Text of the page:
Telecommunications Act of 1996

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Telecommunications Act of 1996

Legislation in the United States that deregulated telecommunications. It changed regulations for telephones, television broadcasts and cable in order to reduce barriers to entry and increase competition. It also regulated explicit material broadcast on television. See also: Communications Decency Act.
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para]]AARP Applauds Legislature, Calls on Governor Rauner to Sign Telecommunications Act Into Law[[/para]]
In the parliament, Malcolm Turnbull, Communications Minister has tabled corrections to the Telecommunications Act in parliament which focuses to reconcile the rules with international laws and to formalise and simplify the process for cable permits, iTnews.
In mast cases these are likely to include the Landlord and Tenant Act 1954 and the Telecommunications Act 1984.
She focused on the impending rewrite of the 1996 Telecommunications Act.
The National League of Cities and a coalition of local government organizations recently filed a brief before the 9th Circuit Court of Appeals challenging the Federal Communication Commission's (FCC) interpretation of the 1996 Telecommunications Act and its finding that cable modem service is outside the scope of local franchising authorities.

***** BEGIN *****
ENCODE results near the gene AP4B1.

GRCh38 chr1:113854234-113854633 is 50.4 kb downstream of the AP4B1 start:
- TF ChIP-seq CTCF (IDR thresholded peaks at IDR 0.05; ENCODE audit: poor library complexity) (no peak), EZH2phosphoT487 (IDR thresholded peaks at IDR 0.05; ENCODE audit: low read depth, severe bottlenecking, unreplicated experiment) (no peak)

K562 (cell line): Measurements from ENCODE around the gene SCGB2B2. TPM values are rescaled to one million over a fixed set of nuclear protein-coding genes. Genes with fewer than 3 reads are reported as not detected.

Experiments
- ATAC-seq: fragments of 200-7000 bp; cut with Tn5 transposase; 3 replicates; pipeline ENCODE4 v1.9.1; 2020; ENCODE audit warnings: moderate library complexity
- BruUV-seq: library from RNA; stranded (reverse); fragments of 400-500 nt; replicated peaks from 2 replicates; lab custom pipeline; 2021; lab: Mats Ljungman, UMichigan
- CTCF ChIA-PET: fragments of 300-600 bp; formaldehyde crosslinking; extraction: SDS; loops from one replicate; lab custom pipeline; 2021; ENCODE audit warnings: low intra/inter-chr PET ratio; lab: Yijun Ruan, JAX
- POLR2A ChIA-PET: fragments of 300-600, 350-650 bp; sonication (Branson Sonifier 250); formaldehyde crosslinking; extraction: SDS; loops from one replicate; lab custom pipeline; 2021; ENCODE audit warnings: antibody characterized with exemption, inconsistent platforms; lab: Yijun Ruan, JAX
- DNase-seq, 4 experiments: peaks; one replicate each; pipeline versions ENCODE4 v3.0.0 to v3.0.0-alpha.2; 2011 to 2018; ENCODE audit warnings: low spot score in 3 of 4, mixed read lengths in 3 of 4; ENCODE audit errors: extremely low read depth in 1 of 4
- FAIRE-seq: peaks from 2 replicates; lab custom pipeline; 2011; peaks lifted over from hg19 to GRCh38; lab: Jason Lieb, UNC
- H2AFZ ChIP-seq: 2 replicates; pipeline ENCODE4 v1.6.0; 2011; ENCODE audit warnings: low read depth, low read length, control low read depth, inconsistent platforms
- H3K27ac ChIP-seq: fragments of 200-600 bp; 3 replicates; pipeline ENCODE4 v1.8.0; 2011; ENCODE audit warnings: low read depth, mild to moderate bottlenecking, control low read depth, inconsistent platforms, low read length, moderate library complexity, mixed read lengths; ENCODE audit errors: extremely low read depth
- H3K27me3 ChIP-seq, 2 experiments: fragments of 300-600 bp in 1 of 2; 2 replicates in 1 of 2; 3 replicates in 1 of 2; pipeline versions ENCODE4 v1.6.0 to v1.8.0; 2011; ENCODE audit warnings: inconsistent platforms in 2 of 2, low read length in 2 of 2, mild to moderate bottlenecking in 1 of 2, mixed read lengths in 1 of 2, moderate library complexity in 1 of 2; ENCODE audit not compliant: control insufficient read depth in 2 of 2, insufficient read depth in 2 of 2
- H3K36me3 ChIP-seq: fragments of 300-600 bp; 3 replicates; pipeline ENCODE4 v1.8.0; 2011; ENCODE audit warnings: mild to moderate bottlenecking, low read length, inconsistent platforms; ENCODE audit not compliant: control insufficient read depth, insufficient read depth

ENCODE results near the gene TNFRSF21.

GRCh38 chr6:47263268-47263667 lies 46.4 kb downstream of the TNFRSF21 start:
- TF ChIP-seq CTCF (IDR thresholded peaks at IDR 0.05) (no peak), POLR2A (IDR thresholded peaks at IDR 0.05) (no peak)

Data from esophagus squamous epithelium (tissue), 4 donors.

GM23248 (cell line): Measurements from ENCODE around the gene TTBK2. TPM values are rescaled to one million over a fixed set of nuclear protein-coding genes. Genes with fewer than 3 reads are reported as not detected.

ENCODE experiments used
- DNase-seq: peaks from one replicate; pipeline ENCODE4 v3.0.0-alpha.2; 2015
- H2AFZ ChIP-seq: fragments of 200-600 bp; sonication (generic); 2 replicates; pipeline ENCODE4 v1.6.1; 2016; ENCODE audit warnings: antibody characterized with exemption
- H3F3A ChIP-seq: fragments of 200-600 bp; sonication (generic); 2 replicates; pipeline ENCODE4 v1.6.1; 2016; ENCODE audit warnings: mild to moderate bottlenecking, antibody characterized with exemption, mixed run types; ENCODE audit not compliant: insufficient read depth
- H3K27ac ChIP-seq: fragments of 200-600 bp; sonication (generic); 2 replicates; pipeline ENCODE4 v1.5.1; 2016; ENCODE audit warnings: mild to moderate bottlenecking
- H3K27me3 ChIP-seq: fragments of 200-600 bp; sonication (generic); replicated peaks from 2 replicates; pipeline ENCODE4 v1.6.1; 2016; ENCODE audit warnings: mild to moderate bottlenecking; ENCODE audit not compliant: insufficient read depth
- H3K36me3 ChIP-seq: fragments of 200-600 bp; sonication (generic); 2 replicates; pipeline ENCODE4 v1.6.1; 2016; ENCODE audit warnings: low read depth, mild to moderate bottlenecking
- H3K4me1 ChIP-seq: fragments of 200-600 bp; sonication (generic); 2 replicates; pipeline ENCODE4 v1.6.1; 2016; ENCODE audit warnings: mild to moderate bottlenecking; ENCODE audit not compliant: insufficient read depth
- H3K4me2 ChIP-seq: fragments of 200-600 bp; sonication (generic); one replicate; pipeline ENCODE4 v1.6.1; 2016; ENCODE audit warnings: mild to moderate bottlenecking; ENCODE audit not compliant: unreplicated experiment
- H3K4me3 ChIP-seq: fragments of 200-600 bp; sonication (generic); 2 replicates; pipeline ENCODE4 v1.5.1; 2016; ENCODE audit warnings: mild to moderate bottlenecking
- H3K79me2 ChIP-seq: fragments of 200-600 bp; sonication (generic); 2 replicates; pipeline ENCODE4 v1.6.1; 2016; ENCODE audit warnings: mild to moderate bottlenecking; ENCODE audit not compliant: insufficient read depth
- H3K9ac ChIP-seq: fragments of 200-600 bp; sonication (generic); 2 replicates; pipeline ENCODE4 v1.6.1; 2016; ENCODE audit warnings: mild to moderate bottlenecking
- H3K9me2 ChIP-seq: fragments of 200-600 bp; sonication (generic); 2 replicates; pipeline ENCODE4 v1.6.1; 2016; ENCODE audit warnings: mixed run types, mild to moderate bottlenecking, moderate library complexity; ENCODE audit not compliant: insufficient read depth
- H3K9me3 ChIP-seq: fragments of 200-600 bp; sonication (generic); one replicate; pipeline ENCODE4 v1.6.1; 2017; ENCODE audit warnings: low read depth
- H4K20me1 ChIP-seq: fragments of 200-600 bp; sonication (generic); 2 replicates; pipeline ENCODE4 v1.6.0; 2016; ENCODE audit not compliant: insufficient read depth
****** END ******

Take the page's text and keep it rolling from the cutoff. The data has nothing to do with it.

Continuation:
When the Telecommunications Act of 1996 was signed, it was extolled by both media and industry pundits, each hailing it as a piece of landmark legislation that promised to change the face of telecommunications forever.
The Telecommunications Act of 1996 vowed to break up communications monopolies and spark competition.
As part of its responsibility under the telecommunications Act of 1996, the Federal Communications Commission is in the process of reviewing interstate access charges; and a decision is expected in the next several weeks.
The Telecommunications Act of 1996 was signed into law by President Clinton on February 8, 1996.
The Missouri Municipal League, the Missouri Association of Municipal Utilities, and the municipal utilities in Springfield, Columbia, and Sikeston had filed a petition asking the FCC to preempt the Missouri statute as contrary to the Telecommunications Act that prohibits any state or local requirement that bars the ability of any entity to provide any interstate or intrastate telecommunications service.
At a recent hearing of the Senate Commerce Committee, several senators said they would never have voted in favor of the Telecommunications Act of 1996 if they had thought it would lead to higher rates.

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